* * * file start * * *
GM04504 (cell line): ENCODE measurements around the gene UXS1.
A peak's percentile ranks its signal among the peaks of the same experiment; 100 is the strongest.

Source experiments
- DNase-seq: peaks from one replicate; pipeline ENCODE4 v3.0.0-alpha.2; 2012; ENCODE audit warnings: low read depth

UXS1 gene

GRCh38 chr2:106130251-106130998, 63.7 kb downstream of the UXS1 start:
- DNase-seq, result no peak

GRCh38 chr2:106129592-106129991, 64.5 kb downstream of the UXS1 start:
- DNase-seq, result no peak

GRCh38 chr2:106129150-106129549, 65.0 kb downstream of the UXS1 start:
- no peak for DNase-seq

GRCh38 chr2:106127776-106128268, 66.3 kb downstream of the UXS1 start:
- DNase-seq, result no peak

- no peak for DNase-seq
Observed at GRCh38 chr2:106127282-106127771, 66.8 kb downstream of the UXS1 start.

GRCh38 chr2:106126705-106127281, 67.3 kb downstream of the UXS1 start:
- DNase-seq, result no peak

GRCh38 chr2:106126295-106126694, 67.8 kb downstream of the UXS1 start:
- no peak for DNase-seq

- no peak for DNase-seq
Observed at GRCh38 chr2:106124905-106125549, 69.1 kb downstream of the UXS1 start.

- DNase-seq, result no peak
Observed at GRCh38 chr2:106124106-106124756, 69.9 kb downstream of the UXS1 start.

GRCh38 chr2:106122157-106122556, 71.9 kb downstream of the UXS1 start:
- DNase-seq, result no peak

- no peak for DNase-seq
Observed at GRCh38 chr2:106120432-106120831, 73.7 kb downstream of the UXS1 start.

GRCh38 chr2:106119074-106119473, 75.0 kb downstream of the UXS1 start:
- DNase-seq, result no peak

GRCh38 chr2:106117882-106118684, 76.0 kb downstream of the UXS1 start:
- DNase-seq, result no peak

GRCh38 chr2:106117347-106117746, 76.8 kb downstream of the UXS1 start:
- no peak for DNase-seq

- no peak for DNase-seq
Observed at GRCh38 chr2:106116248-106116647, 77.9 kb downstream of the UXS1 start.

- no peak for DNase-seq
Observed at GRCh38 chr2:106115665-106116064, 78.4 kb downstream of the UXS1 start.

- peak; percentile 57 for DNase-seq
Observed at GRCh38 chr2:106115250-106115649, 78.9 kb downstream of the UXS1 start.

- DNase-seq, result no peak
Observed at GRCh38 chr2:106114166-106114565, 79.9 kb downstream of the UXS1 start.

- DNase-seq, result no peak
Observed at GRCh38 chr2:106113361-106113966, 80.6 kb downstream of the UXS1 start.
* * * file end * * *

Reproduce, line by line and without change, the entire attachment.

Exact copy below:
GM04504 (cell line): ENCODE measurements around the gene UXS1.
A peak's percentile ranks its signal among the peaks of the same experiment; 100 is the strongest.

Source experiments
- DNase-seq: peaks from one replicate; pipeline ENCODE4 v3.0.0-alpha.2; 2012; ENCODE audit warnings: low read depth

UXS1 gene

GRCh38 chr2:106130251-106130998, 63.7 kb downstream of the UXS1 start:
- DNase-seq, result no peak

GRCh38 chr2:106129592-106129991, 64.5 kb downstream of the UXS1 start:
- DNase-seq, result no peak

GRCh38 chr2:106129150-106129549, 65.0 kb downstream of the UXS1 start:
- no peak for DNase-seq

GRCh38 chr2:106127776-106128268, 66.3 kb downstream of the UXS1 start:
- DNase-seq, result no peak

- no peak for DNase-seq
Observed at GRCh38 chr2:106127282-106127771, 66.8 kb downstream of the UXS1 start.

GRCh38 chr2:106126705-106127281, 67.3 kb downstream of the UXS1 start:
- DNase-seq, result no peak

GRCh38 chr2:106126295-106126694, 67.8 kb downstream of the UXS1 start:
- no peak for DNase-seq

- no peak for DNase-seq
Observed at GRCh38 chr2:106124905-106125549, 69.1 kb downstream of the UXS1 start.

- DNase-seq, result no peak
Observed at GRCh38 chr2:106124106-106124756, 69.9 kb downstream of the UXS1 start.

GRCh38 chr2:106122157-106122556, 71.9 kb downstream of the UXS1 start:
- DNase-seq, result no peak

- no peak for DNase-seq
Observed at GRCh38 chr2:106120432-106120831, 73.7 kb downstream of the UXS1 start.

GRCh38 chr2:106119074-106119473, 75.0 kb downstream of the UXS1 start:
- DNase-seq, result no peak

GRCh38 chr2:106117882-106118684, 76.0 kb downstream of the UXS1 start:
- DNase-seq, result no peak

GRCh38 chr2:106117347-106117746, 76.8 kb downstream of the UXS1 start:
- no peak for DNase-seq

- no peak for DNase-seq
Observed at GRCh38 chr2:106116248-106116647, 77.9 kb downstream of the UXS1 start.

- no peak for DNase-seq
Observed at GRCh38 chr2:106115665-106116064, 78.4 kb downstream of the UXS1 start.

- peak; percentile 57 for DNase-seq
Observed at GRCh38 chr2:106115250-106115649, 78.9 kb downstream of the UXS1 start.

- DNase-seq, result no peak
Observed at GRCh38 chr2:106114166-106114565, 79.9 kb downstream of the UXS1 start.

- DNase-seq, result no peak
Observed at GRCh38 chr2:106113361-106113966, 80.6 kb downstream of the UXS1 start.